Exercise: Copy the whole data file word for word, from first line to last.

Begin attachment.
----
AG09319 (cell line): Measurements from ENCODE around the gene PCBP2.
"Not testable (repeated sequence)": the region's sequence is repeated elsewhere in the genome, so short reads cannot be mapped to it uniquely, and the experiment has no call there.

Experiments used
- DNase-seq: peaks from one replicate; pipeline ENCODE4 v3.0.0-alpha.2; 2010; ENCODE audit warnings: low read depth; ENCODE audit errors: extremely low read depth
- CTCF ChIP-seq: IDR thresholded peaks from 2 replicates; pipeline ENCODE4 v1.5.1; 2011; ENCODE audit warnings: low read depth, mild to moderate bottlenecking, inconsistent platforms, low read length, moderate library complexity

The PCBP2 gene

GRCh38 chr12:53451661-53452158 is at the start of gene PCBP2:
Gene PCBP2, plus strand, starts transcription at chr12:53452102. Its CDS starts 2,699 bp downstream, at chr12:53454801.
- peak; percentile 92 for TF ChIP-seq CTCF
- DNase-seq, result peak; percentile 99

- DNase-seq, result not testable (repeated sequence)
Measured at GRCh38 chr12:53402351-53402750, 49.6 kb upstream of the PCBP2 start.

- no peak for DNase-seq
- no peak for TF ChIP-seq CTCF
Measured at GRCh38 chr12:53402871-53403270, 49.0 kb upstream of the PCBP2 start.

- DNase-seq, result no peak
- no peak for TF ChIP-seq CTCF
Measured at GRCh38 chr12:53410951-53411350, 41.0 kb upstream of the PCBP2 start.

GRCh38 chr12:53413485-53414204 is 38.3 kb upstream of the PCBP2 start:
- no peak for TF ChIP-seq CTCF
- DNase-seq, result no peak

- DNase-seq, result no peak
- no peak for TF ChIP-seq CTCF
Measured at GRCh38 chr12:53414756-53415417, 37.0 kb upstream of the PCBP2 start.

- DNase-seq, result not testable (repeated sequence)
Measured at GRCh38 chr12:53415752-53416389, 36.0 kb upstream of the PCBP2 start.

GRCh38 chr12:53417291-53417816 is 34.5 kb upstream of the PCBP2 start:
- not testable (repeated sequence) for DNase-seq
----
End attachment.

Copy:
AG09319 (cell line): Measurements from ENCODE around the gene PCBP2.
"Not testable (repeated sequence)": the region's sequence is repeated elsewhere in the genome, so short reads cannot be mapped to it uniquely, and the experiment has no call there.

Experiments used
- DNase-seq: peaks from one replicate; pipeline ENCODE4 v3.0.0-alpha.2; 2010; ENCODE audit warnings: low read depth; ENCODE audit errors: extremely low read depth
- CTCF ChIP-seq: IDR thresholded peaks from 2 replicates; pipeline ENCODE4 v1.5.1; 2011; ENCODE audit warnings: low read depth, mild to moderate bottlenecking, inconsistent platforms, low read length, moderate library complexity

The PCBP2 gene

GRCh38 chr12:53451661-53452158 is at the start of gene PCBP2:
Gene PCBP2, plus strand, starts transcription at chr12:53452102. Its CDS starts 2,699 bp downstream, at chr12:53454801.
- peak; percentile 92 for TF ChIP-seq CTCF
- DNase-seq, result peak; percentile 99

- DNase-seq, result not testable (repeated sequence)
Measured at GRCh38 chr12:53402351-53402750, 49.6 kb upstream of the PCBP2 start.

- no peak for DNase-seq
- no peak for TF ChIP-seq CTCF
Measured at GRCh38 chr12:53402871-53403270, 49.0 kb upstream of the PCBP2 start.

- DNase-seq, result no peak
- no peak for TF ChIP-seq CTCF
Measured at GRCh38 chr12:53410951-53411350, 41.0 kb upstream of the PCBP2 start.

GRCh38 chr12:53413485-53414204 is 38.3 kb upstream of the PCBP2 start:
- no peak for TF ChIP-seq CTCF
- DNase-seq, result no peak

- DNase-seq, result no peak
- no peak for TF ChIP-seq CTCF
Measured at GRCh38 chr12:53414756-53415417, 37.0 kb upstream of the PCBP2 start.

- DNase-seq, result not testable (repeated sequence)
Measured at GRCh38 chr12:53415752-53416389, 36.0 kb upstream of the PCBP2 start.

GRCh38 chr12:53417291-53417816 is 34.5 kb upstream of the PCBP2 start:
- not testable (repeated sequence) for DNase-seq